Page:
Wednesday, October 2, 2019

Non-Adventure Review: Donkey Kong

Donkey Kong was the first game designed by Shigeru Miyamoto. Nintendo of America had many unsold Radar Scope arcade games and asked for a new game that could be shipped as a conversion kit for those cabinets. Nintendo asked its designers for game ideas, and the idea by Miyamoto (who had previously designed the case for the Color TV-Game Block Breaker console) was chosen.

The original concept was to be based on Popeye, but Nintendo couldn’t acquire the rights at the time. So, the broad character types were given to new characters. Popeye the Sailor became a carpenter, Bluto became the carpenter’s pet gorilla, and Olive Oyl became the carpenter’s girlfriend.

The carpenter was originally named Ossan (a nickname for a middle-aged guy), then Mr. Video, as Shigeru Miyamoto intended him to be an everyman character to use in any game that he created. When Donkey Kong was released, he was named Jumpman for the Japanese release of Donkey Kong, and Mario for the North American release. This name, as well as Mario’s Italian-American heritage, came from a man named Mario Segale. He was the landlord of a warehouse which was rented at the time by Nintendo of America.

Mario’s pet gorilla was named Donkey Kong, chosen because the designers wanted to signify that he was a dimwitted creature. In 1984, Universal sued Nintendo over the name, which they claimed infringed on their “King Kong” trademark, but Nintendo won the case as their lawyer, and future chairman, Howard Lincoln, noted that Universal themselves proved that the plot of “King Kong” was in the public domain in a court case against RKO Pictures in 1976.

Mario’s girlfriend was named Lady for the Japanese release of Donkey Kong, and Pauline for the North American release. This name came is said to come from a woman named Polly James, who was the wife of Don James, the warehouse manager at Nintendo of America.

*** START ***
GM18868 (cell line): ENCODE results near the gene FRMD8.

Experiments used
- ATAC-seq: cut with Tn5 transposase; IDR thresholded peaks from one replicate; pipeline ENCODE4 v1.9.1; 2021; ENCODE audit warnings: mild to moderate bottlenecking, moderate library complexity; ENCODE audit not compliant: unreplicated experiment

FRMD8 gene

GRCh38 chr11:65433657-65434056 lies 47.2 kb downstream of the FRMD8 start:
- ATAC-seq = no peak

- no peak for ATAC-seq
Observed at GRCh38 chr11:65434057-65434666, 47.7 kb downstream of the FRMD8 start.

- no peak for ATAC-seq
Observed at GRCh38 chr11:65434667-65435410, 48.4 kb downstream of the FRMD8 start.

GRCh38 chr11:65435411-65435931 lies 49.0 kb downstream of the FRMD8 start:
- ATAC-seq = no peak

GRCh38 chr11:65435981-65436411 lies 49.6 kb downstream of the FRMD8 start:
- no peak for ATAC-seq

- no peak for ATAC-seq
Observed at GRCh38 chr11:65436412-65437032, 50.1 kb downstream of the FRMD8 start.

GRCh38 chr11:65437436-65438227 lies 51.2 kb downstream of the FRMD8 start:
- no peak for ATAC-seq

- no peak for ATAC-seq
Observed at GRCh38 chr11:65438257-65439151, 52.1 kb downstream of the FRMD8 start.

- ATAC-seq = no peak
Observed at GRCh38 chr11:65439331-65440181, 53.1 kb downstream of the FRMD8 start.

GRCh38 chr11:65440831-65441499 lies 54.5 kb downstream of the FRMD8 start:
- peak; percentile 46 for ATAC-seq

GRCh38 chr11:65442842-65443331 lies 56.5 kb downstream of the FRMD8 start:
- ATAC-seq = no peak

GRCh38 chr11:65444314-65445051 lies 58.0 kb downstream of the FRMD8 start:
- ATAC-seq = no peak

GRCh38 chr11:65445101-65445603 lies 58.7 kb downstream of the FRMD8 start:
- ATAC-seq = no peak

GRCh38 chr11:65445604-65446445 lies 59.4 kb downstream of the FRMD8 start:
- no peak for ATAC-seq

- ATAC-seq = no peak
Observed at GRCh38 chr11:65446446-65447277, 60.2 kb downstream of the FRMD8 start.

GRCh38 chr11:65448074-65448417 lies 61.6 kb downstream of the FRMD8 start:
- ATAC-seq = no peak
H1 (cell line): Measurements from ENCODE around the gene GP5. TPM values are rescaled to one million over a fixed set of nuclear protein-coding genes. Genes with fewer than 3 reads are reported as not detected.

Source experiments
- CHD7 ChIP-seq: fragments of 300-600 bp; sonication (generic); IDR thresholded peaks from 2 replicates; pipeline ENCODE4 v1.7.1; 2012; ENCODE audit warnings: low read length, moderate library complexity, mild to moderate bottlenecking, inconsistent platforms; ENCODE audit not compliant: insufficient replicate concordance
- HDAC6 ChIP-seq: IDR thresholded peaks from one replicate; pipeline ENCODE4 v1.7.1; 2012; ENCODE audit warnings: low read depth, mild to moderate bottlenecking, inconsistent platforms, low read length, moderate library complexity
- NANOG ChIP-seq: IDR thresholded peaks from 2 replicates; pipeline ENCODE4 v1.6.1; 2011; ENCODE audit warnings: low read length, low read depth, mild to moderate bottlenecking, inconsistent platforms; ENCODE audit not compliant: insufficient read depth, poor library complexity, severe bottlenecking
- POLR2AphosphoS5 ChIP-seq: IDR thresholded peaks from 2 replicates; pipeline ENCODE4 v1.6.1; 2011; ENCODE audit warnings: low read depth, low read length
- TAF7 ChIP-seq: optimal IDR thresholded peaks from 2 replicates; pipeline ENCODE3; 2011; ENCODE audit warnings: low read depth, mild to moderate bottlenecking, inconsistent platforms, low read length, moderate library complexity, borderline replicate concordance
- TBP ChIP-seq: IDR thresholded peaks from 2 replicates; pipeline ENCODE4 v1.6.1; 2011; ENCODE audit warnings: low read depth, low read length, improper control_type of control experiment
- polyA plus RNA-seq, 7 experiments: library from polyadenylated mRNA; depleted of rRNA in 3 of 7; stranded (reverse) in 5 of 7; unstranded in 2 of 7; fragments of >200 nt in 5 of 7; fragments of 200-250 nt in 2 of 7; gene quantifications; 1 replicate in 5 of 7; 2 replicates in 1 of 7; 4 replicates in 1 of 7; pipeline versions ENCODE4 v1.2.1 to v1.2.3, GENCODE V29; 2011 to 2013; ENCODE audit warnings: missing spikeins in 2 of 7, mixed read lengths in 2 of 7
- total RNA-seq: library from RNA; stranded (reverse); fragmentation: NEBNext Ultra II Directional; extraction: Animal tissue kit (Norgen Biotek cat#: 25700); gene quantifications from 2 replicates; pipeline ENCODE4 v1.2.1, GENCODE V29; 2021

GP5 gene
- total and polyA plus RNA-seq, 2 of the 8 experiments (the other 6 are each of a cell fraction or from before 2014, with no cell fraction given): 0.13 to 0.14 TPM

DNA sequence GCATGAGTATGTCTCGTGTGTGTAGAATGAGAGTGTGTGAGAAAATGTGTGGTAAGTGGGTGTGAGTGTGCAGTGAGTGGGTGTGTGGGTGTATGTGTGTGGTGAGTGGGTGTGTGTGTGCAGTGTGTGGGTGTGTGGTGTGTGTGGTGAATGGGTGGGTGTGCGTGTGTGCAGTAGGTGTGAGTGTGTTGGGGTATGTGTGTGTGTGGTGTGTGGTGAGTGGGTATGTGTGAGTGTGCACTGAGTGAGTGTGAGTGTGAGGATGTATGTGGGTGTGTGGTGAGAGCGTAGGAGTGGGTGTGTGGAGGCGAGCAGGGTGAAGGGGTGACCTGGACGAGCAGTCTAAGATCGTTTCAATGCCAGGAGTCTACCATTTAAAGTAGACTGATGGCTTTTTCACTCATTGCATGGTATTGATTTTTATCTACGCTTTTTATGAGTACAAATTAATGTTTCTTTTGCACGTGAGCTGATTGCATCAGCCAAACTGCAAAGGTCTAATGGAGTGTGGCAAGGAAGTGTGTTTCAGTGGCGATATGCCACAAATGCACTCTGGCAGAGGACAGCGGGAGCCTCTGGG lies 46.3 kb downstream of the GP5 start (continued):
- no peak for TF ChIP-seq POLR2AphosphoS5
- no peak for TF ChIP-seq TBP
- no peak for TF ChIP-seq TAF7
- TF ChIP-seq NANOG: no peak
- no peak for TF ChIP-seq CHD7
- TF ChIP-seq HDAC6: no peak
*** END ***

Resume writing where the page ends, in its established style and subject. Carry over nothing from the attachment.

Mario’s trademark hat, overalls, and mustache were designed to overcome the limitations of the hardware of the time. This design made it easy to distinguish his arm and leg movement, as well as his face. It also gave the game a unique aesthetic compared to the other games of the time period.

The object of the game is to have Mario climb platforms in order to rescue Pauline from Donkey Kong. Mario must dodge the barrels thrown by Donkey Kong, as well as other obstacles in the way. Once Mario completes a stage, Donkey Kong will carry Pauline off to the next stage. Each stage is presented in meters, with the game asking Mario how high he’ll be able to get. The four stages are named by height: 25m, 50m, 75m, and 100m. Once 100m is completed, Mario will reunite with Pauline, only for Donkey Kong to kidnap her again and the game will repeat the four levels again. Like other arcade games of the time, the game gets harder as it goes on and the object is to get the highest score.

The game was ported to many systems, including the Atari 2600, Intellivision, Colecovision, Atari 8-bit computers, Nintendo Entertainment System, TI-99/4a, IBM PC, Commodore-64, VIC-20, MSX, ZX-Spectrum, Amstrad CPC, Coleco Adam, Famicom Disk System, and Atari 7800.

Outside of the original arcade version, the NES version was the most accurate of the versions, except for the missing 50m, or factory stage. This version was emulated on the Nintendo 64 (in Animal Forest), e-Reader, Game Boy Advance, GameCube (in Animal Crossing), Wii, Nintendo 3DS, Wii U, Famicom Mini, and the NES Classic Edition.

A more arcade accurate version for the NES called “Donkey Kong: Original Edition” was released in 2010 for Wii in Europe pre-installed on red Mario 25th anniversary Wii consoles. It was later released on 3DS in 2012.

The game remains a classic and is worth playing even today. The best version remains the original arcade release, which was finally emulated in its entirety by Hamster as part of its Arcade Archives line on the Nintendo Switch on August 16, 2018.

Final Verdict:
4 out of 5

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